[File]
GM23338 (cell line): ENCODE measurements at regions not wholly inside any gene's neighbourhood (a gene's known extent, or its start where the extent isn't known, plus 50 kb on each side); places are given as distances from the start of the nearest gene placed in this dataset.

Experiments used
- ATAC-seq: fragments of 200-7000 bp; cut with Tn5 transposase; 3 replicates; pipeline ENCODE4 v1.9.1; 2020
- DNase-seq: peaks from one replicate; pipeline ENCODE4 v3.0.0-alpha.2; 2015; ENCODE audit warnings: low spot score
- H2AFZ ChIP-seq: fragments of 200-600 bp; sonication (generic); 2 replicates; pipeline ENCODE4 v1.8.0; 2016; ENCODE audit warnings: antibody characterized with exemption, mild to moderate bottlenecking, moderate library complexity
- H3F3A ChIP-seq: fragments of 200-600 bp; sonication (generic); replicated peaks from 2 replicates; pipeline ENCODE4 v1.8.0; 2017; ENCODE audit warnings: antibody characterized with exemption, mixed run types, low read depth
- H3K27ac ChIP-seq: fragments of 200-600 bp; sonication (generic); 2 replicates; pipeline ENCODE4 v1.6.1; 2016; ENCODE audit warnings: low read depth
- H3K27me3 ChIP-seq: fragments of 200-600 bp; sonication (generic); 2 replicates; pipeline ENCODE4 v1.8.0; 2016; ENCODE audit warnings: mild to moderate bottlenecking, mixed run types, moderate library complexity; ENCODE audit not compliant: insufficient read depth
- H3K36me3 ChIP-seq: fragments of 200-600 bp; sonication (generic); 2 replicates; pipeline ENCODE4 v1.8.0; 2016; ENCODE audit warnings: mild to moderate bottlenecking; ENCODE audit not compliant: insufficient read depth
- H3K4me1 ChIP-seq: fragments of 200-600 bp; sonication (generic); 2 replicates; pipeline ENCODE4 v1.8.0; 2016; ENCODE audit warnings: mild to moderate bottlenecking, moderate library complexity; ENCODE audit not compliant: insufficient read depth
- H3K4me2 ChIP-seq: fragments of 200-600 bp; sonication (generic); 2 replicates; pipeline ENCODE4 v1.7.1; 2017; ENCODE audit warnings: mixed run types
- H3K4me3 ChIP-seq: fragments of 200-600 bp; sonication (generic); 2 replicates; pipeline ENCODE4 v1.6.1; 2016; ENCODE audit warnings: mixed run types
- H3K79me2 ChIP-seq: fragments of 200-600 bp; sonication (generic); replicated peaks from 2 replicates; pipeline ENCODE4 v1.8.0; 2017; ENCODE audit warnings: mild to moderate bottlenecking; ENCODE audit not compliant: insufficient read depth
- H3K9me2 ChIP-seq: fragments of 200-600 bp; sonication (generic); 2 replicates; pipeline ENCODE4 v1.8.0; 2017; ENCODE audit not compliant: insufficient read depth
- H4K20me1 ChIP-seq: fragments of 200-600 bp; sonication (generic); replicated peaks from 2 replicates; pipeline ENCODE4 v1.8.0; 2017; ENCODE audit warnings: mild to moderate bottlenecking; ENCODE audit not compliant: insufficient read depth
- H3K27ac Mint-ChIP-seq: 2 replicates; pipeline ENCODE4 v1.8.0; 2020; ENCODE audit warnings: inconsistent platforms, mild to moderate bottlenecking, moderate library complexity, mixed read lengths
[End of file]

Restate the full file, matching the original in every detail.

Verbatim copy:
GM23338 (cell line): ENCODE measurements at regions not wholly inside any gene's neighbourhood (a gene's known extent, or its start where the extent isn't known, plus 50 kb on each side); places are given as distances from the start of the nearest gene placed in this dataset.

Experiments used
- ATAC-seq: fragments of 200-7000 bp; cut with Tn5 transposase; 3 replicates; pipeline ENCODE4 v1.9.1; 2020
- DNase-seq: peaks from one replicate; pipeline ENCODE4 v3.0.0-alpha.2; 2015; ENCODE audit warnings: low spot score
- H2AFZ ChIP-seq: fragments of 200-600 bp; sonication (generic); 2 replicates; pipeline ENCODE4 v1.8.0; 2016; ENCODE audit warnings: antibody characterized with exemption, mild to moderate bottlenecking, moderate library complexity
- H3F3A ChIP-seq: fragments of 200-600 bp; sonication (generic); replicated peaks from 2 replicates; pipeline ENCODE4 v1.8.0; 2017; ENCODE audit warnings: antibody characterized with exemption, mixed run types, low read depth
- H3K27ac ChIP-seq: fragments of 200-600 bp; sonication (generic); 2 replicates; pipeline ENCODE4 v1.6.1; 2016; ENCODE audit warnings: low read depth
- H3K27me3 ChIP-seq: fragments of 200-600 bp; sonication (generic); 2 replicates; pipeline ENCODE4 v1.8.0; 2016; ENCODE audit warnings: mild to moderate bottlenecking, mixed run types, moderate library complexity; ENCODE audit not compliant: insufficient read depth
- H3K36me3 ChIP-seq: fragments of 200-600 bp; sonication (generic); 2 replicates; pipeline ENCODE4 v1.8.0; 2016; ENCODE audit warnings: mild to moderate bottlenecking; ENCODE audit not compliant: insufficient read depth
- H3K4me1 ChIP-seq: fragments of 200-600 bp; sonication (generic); 2 replicates; pipeline ENCODE4 v1.8.0; 2016; ENCODE audit warnings: mild to moderate bottlenecking, moderate library complexity; ENCODE audit not compliant: insufficient read depth
- H3K4me2 ChIP-seq: fragments of 200-600 bp; sonication (generic); 2 replicates; pipeline ENCODE4 v1.7.1; 2017; ENCODE audit warnings: mixed run types
- H3K4me3 ChIP-seq: fragments of 200-600 bp; sonication (generic); 2 replicates; pipeline ENCODE4 v1.6.1; 2016; ENCODE audit warnings: mixed run types
- H3K79me2 ChIP-seq: fragments of 200-600 bp; sonication (generic); replicated peaks from 2 replicates; pipeline ENCODE4 v1.8.0; 2017; ENCODE audit warnings: mild to moderate bottlenecking; ENCODE audit not compliant: insufficient read depth
- H3K9me2 ChIP-seq: fragments of 200-600 bp; sonication (generic); 2 replicates; pipeline ENCODE4 v1.8.0; 2017; ENCODE audit not compliant: insufficient read depth
- H4K20me1 ChIP-seq: fragments of 200-600 bp; sonication (generic); replicated peaks from 2 replicates; pipeline ENCODE4 v1.8.0; 2017; ENCODE audit warnings: mild to moderate bottlenecking; ENCODE audit not compliant: insufficient read depth
- H3K27ac Mint-ChIP-seq: 2 replicates; pipeline ENCODE4 v1.8.0; 2020; ENCODE audit warnings: inconsistent platforms, mild to moderate bottlenecking, moderate library complexity, mixed read lengths